Grace includes thought and purpose and goodwill and love. We do it wrong and therefore maim ourselves if we esteem it only as a perfumed sentiment, a favorable inclination, and not as glorious energy moving toward the race with the fullness and majesty of the ocean tide.
His books include Apostolic Optimism and Other Sermons, The Folly of Unbelief and Other Meditations for Quiet Moments, and Come Ye Apart: Daily Exercises in Prayer and Devotion. Read and download his writings for free here.
Campbell Morgan was born in England in 1863 and preached in both American and English churches until his death in 1945. He began preaching a few years after first encountering D.L. Moody at the age of 10, and he was later invited by Moody to lecture at Moody Bible Institute. He taught at Biola University in California for some time and twice held the pastorate at Westminster Chapel – followed by his mentee, Martin Lloyd-Jones. Most notable for us perhaps, his sermons and writings had a tremendous influence on Billy Graham’s own work.
“O worship the Lord in the beauty of holiness” (Psalm 96:9).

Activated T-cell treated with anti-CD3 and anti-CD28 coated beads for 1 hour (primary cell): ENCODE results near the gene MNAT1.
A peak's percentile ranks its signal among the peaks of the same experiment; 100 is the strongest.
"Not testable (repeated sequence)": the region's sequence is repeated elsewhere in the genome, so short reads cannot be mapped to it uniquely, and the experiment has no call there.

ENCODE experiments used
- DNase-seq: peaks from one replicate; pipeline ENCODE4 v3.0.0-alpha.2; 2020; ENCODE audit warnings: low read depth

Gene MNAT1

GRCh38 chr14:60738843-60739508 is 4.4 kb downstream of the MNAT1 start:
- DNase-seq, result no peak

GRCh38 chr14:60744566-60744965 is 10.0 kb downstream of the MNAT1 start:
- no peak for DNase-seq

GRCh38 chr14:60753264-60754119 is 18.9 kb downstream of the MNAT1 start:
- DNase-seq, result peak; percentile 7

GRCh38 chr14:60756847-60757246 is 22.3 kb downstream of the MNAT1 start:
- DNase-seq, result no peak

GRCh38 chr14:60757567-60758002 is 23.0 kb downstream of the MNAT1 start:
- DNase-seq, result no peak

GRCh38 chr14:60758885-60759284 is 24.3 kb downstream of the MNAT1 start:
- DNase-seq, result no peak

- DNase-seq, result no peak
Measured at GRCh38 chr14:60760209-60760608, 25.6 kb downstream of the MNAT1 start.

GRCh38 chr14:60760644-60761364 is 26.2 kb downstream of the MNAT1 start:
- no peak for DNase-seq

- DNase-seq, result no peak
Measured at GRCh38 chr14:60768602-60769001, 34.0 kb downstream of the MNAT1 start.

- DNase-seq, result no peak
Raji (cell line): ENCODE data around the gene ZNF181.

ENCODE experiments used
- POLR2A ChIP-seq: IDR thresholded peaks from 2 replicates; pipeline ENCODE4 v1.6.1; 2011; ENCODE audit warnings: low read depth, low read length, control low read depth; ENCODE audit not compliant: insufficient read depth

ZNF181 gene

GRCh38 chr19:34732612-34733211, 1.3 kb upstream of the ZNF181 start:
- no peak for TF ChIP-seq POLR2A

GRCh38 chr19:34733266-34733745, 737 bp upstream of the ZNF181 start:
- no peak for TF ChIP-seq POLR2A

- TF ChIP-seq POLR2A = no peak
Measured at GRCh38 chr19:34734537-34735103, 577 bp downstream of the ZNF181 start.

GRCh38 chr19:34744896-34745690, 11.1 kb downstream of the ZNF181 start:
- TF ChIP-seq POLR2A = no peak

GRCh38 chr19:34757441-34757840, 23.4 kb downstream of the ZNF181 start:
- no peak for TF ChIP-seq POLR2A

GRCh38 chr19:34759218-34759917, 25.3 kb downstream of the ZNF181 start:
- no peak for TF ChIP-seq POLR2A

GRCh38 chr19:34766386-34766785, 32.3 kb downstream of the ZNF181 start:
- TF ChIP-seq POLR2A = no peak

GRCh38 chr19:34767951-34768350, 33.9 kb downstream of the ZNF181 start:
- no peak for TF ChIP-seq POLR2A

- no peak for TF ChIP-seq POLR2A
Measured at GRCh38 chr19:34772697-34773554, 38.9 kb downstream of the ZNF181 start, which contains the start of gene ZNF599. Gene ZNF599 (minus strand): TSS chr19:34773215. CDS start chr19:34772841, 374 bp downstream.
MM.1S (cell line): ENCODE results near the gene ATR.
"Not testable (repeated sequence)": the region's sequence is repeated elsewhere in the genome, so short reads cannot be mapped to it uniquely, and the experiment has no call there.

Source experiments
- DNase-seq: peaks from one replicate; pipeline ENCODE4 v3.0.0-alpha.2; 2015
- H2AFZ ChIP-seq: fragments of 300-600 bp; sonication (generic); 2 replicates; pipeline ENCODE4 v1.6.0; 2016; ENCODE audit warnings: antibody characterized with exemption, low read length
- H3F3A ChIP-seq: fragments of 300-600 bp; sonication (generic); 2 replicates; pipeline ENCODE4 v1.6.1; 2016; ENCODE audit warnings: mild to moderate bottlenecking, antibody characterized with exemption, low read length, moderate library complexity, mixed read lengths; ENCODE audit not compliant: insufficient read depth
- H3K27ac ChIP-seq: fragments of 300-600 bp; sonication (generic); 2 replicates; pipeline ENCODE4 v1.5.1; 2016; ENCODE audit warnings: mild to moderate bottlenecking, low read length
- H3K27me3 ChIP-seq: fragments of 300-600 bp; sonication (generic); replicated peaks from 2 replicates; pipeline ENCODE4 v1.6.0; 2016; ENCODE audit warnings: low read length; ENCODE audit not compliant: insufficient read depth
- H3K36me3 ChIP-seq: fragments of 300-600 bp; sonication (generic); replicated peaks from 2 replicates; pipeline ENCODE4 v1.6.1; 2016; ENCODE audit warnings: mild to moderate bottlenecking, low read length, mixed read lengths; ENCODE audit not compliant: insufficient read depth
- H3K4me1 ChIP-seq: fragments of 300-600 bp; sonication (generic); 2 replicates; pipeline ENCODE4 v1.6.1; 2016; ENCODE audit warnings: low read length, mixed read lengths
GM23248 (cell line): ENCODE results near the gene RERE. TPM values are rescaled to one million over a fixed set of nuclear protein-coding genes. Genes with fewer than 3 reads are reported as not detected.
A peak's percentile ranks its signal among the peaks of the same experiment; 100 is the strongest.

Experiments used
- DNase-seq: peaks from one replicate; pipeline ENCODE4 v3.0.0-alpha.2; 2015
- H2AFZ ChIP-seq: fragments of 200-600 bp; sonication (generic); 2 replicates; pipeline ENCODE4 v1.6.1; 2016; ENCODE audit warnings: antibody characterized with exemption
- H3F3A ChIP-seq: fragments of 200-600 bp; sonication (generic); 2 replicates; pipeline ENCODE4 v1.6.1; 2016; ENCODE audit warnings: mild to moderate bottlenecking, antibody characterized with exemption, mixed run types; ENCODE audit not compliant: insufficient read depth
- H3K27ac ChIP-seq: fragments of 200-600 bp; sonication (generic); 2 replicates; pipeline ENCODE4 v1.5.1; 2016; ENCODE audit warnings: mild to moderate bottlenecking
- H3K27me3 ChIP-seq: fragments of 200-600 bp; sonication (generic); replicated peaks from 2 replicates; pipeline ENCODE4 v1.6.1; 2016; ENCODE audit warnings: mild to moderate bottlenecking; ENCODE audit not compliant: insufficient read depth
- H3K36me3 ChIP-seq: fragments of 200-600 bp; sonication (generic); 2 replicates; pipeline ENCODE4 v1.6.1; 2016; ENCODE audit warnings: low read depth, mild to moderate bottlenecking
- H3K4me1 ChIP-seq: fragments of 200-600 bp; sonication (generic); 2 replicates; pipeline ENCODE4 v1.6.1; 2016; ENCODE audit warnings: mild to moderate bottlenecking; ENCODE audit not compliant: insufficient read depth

When Charles Kingsley lay dying, he said, ‘How beautiful God is!’ We are almost startled by the word. We speak of his majesty. We speak of his might. We speak of his mercy, his holiness, his love. Yet there is nothing of God that he has made more conspicuous to us than his beauty. Every manifestation of God is full of beauty.
While Bonar, Jowett, and Campbell are not names everyone has heard along those of D.L. Moody and Billy Graham, they are men who carried forward the same truths that those men propounded. In a sense, they and their contemporaries connected Graham to Moody – filling the gap to go from one great worldwide ministry to the next. They built a chain that even someone as great as Billy Graham would have had to look back on and depend upon. That is because they declared truths, not of their own invention or imagination but those that are steadfast and unchanging throughout all men’s lives.